Prom?

Prom planning continues to find ways to adapt with COVID-19

Prilop+has+been+planning+since+last+year+for+Prom+2021.

Emma Prilop

Prilop has been planning since last year for Prom 2021.

Kate Denning, Staff Reporter

Another idea hits a wall, but something must go forward. So the team of high schoolers, teachers and administrators continue to brainstorm in order to give their classmates and students a prom worth remembering. 

After months of planning and many scrapped ideas, Student Council Prom Officer and junior Emma Prilop met with Associate Principal Jayme Spexarth to discuss how to go forward with prom this year. With so many suggestions being brought up, Prilop has been attempting to narrow them down so juniors and seniors would know what prom would look like this year. As of now, the plan is to hold an outdoor event in the school’s courtyard from 8 to 10 p.m. on May 15.

“In the very beginning there was no plan,” Prilop said. “Everything was so subjective and we weren’t sure if we could have any prom at all. We tried coming up with virtual ideas, but if I’m being honest that would have been incredibly lame; no one would have wanted a virtual prom.”

Prilop has been tossing around ideas for a safe yet fun prom for a while, but only began to define what ideas were actually plausible recently.

“I have been planning for this year’s prom since last year’s was cancelled,” Prilop said. “I have been working more seriously with prom [planning] this year towards the end of the first semester.”

However, according to Prilop’s “second-in-command” junior Abby John, finding a place to host an event indoors with so many attendees has been difficult.

“We initially were planning to do some sort of in-person prom, just because we know that a virtual prom would not have a very good turn out,” John said. “We wanted to create something special for the seniors especially, since it will be their first prom ever. We also were trying to find some place big enough to safely hold that many kids, but a lot of indoor places rejected the idea.”

Prilop and John both said that because the plan is still to conduct an in-person event, admission priority is being placed on seniors. The maximum capacity that the school will allow is 500 people, so once those tickets sell out, no other students will be able to attend. 

“Thanks to our wonderful administration and Principal Little, we are able to put on an in-person prom event for students,” Prilop said. “This year it’s going to be significantly different than in years past, but we wanted to ensure there was an option available for those who want to come in person.”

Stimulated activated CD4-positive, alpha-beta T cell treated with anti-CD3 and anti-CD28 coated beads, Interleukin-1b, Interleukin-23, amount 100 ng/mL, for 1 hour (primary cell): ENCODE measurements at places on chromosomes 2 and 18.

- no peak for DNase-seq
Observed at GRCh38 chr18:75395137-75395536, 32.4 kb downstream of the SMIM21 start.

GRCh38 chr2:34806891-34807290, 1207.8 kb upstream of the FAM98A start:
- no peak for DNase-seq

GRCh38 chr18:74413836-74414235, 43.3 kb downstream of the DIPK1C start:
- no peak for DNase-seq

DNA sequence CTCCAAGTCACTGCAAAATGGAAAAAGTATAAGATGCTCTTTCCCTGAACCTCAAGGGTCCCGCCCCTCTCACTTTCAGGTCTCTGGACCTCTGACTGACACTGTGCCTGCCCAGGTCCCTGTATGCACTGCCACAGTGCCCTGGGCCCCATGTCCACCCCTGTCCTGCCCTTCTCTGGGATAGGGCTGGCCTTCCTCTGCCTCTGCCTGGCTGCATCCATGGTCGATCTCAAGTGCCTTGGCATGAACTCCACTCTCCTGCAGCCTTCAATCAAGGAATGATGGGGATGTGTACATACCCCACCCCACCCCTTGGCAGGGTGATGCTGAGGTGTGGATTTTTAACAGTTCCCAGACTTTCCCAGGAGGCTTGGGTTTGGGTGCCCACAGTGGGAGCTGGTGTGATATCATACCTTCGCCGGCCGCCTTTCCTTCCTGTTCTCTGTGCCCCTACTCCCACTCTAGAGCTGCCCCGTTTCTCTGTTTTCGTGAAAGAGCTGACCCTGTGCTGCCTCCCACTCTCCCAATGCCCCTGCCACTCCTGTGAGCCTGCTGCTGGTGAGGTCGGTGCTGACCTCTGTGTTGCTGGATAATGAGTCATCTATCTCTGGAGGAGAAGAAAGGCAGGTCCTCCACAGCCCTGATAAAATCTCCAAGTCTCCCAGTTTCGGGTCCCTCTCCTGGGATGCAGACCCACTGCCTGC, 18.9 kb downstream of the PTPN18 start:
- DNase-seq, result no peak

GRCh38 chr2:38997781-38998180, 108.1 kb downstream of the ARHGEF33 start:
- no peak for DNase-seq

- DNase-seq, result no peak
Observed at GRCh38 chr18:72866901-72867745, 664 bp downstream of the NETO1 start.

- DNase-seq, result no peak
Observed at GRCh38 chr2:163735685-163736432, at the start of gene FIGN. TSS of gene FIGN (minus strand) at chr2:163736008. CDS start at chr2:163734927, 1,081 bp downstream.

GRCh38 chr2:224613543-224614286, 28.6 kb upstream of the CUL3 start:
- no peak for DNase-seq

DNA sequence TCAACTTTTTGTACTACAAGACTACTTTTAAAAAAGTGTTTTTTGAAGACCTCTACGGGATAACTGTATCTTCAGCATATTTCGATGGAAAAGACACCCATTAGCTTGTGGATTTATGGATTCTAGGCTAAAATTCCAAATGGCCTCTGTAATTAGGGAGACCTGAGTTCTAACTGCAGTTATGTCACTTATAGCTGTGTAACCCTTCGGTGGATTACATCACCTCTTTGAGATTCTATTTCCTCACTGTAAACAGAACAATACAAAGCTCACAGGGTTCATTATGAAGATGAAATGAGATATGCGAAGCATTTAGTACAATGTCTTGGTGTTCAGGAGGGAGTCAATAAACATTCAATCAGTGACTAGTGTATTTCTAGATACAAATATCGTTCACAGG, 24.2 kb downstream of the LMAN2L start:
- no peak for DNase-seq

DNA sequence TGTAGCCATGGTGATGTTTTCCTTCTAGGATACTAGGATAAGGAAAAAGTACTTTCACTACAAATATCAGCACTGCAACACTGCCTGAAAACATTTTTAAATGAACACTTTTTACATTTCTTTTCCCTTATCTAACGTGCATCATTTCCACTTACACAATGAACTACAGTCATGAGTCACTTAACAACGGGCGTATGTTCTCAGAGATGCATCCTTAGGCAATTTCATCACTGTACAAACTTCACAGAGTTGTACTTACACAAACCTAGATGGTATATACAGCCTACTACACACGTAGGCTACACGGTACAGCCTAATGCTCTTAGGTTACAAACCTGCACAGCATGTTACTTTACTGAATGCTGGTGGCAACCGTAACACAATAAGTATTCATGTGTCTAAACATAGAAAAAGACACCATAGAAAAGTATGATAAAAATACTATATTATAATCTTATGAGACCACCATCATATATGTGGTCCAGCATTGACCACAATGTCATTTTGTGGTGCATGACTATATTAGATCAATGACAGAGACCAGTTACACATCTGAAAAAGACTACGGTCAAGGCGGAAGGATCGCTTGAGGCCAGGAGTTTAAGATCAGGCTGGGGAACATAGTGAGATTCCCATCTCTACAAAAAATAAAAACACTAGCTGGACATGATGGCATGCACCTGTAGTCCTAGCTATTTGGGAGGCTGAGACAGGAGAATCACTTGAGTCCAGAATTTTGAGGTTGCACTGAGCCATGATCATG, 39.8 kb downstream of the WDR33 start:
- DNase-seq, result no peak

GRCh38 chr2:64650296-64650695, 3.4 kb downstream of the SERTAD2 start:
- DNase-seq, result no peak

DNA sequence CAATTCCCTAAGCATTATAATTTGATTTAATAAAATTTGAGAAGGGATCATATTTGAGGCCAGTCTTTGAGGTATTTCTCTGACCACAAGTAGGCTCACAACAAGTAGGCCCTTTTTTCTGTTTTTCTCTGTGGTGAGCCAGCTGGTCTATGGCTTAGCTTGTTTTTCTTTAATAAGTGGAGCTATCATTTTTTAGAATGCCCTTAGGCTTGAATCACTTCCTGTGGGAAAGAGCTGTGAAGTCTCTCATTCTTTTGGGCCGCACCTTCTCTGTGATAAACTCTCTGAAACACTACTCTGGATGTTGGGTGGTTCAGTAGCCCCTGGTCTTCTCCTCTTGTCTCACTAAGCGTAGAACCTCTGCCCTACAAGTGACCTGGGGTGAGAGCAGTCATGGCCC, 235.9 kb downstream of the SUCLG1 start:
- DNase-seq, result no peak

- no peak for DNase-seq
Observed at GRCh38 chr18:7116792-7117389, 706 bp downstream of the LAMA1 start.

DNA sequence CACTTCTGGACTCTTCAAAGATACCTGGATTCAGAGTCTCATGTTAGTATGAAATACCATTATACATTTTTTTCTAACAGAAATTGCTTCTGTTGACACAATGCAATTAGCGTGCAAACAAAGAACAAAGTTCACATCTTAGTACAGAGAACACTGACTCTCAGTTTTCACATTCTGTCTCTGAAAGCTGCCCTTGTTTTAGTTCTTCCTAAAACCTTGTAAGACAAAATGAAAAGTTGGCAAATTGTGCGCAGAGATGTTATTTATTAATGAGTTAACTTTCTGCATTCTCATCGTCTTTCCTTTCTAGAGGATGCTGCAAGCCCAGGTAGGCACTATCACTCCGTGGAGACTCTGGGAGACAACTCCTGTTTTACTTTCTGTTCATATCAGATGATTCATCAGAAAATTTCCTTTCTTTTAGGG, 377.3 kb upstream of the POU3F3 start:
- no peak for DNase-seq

But Prilop hasn’t been working alone to reach her goal. She’s had many staff members on her team helping her out, and will extend the circle of influence to include general student council members at the next StuCo meeting.

“Our club sponsor Mrs. [Kirsten] Mulligan has been a great resource for communication with the admin, as well as one of our officers Abby John who has been a sort of second-in-command type for me to bounce ideas off of,” Prilop said. “I have also been working closely with Mrs. [Jayme] Spexarth and Mrs. [Phyllis] Boddorf in the office as well as our bookkeeper Ms. [Melissa] Smith in order to remain on track for prom. All of these lovely ladies have been amazing in ensuring a prom can happen this year.”

Prilop and John have seen the impacts on their fellow students since the cancelling of last year’s prom, and hope to create a memorable event for the class of 2021, who have already missed out on many typical senior experiences.

“I couldn’t imagine how the class of 2020, and even 2021, felt about prom cancellation last year on top of an already extremely dire and stressful situation,” Prilop said. “The impact on me personally was seeing how much COVID-19 negatively affected others through cancellations, social isolation and mental health. That was one of my driving forces to try and make an experience like this happen in lieu of a lack of normalcy for so long.”

John reflected Prilop’s feelings as well, saying that while she was upset she wouldn’t be able to attend a prom this year, she hopes that seniors receive a wonderful experience.

“I hope seniors will be able to feel just a small sense of normalcy to close off their senior year,” John said. “Although it will be different from a typical prom, I hope it will still be memorable and special in its own unique way. I want it to be a place for them to have fun and see some friends in person that they might not have seen yet this year.”

Despite all the rescheduling and planning, both Prilop and John are striving to make prom 2021 as memorable–and safe–as possible before the senior class leaves their high school years behind.

“I hope that however strange, non traditional and unconventional this year’s prom may be, providing the opportunity for upperclassmen to live an experience that they so rightfully deserve will make up for a lack of that last year,” Prilop said. “I hope that this event can make up for lost time and that seniors can make just a few more memories of their high school experience before it comes to an abrupt end; that this year will be one for the books, not for negative reasons.”